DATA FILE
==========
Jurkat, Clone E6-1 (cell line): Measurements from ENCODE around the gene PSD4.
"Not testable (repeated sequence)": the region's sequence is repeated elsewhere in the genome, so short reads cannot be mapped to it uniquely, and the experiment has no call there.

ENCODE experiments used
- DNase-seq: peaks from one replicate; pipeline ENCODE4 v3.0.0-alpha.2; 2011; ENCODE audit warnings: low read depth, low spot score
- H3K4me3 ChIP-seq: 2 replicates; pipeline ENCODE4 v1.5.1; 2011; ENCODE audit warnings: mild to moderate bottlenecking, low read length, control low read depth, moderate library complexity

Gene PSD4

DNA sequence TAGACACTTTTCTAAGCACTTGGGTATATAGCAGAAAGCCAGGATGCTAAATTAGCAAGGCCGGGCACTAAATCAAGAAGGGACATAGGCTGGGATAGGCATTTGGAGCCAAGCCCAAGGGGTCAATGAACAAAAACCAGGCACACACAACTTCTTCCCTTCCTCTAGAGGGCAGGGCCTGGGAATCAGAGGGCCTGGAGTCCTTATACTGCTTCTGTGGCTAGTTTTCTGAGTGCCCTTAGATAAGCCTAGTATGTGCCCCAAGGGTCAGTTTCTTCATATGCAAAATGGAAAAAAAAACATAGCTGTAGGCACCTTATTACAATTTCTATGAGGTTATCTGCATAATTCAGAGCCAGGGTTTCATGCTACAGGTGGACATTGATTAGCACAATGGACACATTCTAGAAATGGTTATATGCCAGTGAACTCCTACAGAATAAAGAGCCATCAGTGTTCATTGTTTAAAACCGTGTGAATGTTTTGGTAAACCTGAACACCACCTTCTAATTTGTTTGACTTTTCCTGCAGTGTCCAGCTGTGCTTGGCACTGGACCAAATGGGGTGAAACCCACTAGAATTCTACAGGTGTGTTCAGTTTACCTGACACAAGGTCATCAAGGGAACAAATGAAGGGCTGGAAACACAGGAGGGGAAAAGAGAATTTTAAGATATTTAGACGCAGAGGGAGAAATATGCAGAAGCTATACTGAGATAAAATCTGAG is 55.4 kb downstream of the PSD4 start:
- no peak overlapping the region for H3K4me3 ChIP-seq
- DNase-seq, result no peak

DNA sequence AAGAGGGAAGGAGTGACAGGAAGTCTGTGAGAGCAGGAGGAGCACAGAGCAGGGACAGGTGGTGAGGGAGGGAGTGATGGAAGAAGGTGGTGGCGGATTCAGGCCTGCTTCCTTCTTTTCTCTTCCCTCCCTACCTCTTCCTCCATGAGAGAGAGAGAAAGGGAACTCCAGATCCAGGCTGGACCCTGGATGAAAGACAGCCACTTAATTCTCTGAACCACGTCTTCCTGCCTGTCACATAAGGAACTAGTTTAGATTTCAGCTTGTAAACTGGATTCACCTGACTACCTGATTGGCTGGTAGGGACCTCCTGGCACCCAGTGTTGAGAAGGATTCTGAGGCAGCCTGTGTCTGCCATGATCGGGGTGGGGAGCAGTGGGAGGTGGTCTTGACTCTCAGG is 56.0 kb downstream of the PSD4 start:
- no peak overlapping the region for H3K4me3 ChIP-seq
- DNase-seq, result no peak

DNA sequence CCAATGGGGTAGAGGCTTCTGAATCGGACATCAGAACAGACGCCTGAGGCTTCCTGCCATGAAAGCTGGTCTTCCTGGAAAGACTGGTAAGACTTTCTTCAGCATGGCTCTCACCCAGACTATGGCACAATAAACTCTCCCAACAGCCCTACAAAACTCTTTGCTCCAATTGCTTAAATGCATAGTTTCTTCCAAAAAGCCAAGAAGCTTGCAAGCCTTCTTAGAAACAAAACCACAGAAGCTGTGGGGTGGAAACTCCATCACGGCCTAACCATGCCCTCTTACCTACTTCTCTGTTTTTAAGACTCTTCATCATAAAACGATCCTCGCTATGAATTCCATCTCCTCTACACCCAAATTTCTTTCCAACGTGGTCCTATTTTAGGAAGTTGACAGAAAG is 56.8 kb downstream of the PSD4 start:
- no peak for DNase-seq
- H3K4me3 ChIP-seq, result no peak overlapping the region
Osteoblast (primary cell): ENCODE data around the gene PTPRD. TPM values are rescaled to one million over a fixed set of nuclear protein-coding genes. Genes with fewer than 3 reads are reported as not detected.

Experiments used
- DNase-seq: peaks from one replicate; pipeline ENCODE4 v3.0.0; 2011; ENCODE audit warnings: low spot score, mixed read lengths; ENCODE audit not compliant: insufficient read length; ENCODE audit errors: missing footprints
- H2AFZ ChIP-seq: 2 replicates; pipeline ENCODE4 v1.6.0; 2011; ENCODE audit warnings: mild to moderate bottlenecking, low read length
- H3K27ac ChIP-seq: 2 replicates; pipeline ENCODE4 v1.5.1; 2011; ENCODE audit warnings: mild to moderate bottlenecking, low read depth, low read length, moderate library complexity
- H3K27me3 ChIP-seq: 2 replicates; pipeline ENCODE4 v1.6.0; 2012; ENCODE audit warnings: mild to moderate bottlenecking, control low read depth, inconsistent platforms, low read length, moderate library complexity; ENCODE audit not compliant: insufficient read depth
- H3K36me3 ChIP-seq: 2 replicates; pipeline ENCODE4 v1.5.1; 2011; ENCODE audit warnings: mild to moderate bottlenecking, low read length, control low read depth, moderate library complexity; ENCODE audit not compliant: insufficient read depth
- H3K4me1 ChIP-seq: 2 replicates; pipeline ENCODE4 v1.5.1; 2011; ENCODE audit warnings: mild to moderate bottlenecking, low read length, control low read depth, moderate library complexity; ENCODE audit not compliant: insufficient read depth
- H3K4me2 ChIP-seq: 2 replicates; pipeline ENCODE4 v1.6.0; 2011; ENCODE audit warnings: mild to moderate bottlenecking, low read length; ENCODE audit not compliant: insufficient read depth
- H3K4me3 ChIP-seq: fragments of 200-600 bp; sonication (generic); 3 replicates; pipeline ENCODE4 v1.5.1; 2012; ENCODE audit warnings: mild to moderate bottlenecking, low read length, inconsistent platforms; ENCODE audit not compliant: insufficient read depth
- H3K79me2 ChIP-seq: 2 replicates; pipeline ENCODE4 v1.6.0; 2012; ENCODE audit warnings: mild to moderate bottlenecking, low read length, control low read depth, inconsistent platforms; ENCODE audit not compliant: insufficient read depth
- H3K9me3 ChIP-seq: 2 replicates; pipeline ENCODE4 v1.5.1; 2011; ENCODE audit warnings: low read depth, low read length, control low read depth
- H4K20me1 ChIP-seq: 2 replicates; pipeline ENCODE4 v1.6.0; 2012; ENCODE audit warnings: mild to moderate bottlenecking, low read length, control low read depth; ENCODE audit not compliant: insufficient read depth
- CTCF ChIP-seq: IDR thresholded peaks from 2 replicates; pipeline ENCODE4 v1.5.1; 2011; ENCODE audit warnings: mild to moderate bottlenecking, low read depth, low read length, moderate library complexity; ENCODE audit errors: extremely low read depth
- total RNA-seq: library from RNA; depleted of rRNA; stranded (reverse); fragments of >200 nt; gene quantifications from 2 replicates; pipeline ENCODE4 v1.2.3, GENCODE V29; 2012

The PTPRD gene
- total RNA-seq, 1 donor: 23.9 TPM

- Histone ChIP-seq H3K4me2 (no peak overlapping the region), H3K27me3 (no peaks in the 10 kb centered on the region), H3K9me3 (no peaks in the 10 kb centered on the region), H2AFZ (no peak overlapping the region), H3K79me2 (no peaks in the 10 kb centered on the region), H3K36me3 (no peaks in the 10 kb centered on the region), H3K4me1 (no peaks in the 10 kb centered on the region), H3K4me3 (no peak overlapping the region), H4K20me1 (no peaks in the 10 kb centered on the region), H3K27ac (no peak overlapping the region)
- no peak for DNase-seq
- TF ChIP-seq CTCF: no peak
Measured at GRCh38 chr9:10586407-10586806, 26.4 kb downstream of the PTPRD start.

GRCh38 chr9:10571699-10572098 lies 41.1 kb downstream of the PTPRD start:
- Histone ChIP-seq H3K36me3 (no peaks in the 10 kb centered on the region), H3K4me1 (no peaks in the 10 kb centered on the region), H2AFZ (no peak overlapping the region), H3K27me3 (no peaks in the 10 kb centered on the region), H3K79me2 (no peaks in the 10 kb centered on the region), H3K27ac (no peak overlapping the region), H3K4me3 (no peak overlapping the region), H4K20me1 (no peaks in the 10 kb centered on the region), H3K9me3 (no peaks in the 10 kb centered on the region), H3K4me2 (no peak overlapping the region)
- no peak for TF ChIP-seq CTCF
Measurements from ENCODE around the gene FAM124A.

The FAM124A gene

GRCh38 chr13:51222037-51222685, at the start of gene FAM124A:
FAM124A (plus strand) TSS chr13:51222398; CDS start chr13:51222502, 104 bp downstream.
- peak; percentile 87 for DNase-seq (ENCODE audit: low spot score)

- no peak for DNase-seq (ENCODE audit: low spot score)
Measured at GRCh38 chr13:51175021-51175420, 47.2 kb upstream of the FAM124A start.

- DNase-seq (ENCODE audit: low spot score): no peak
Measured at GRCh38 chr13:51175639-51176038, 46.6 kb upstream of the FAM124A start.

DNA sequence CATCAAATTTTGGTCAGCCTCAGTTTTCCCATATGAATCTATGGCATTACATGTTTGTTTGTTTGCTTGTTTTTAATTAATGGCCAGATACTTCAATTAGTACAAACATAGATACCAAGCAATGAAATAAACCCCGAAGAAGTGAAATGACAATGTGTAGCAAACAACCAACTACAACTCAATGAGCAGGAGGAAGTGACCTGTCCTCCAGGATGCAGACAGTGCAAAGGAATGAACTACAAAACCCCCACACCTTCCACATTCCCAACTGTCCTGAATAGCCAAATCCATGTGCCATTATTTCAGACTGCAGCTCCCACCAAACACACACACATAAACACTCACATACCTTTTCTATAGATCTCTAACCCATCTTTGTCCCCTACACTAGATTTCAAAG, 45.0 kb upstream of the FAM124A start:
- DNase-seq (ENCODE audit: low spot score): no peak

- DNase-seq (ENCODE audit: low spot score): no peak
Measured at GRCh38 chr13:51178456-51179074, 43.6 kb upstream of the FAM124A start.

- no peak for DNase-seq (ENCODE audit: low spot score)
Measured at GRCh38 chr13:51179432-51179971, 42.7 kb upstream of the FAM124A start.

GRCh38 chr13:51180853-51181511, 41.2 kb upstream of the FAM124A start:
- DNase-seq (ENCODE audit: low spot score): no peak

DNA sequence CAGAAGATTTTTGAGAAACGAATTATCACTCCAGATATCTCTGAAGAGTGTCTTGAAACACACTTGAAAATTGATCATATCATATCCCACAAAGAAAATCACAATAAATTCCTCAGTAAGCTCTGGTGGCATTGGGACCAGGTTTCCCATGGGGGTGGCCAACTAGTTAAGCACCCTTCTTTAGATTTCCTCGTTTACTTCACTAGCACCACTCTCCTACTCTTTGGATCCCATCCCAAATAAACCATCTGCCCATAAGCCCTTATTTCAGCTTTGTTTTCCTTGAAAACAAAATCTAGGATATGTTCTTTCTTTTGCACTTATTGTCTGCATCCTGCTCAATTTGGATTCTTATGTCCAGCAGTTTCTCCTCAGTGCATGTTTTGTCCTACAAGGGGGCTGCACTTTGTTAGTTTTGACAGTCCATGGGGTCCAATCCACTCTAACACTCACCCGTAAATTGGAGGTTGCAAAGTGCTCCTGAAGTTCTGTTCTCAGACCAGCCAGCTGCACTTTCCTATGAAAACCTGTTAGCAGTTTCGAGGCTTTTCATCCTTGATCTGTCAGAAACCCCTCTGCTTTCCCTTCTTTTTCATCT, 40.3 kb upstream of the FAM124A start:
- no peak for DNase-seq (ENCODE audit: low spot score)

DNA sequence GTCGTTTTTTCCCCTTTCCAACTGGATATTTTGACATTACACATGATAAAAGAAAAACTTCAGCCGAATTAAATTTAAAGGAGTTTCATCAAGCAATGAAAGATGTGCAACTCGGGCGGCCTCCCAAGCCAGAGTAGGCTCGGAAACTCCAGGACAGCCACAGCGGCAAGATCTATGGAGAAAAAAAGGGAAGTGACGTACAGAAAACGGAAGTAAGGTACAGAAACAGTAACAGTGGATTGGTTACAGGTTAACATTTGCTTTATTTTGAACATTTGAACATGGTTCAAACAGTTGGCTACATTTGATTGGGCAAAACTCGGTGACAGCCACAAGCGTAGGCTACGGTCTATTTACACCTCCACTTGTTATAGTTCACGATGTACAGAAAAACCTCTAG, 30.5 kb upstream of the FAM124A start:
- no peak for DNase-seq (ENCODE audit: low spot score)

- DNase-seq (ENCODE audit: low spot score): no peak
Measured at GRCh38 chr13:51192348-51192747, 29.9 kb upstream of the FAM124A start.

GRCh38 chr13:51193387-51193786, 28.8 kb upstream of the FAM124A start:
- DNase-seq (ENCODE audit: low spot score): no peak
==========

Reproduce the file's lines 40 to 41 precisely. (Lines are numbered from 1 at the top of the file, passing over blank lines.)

Measurements from ENCODE around the gene FAM124A.

The FAM124A gene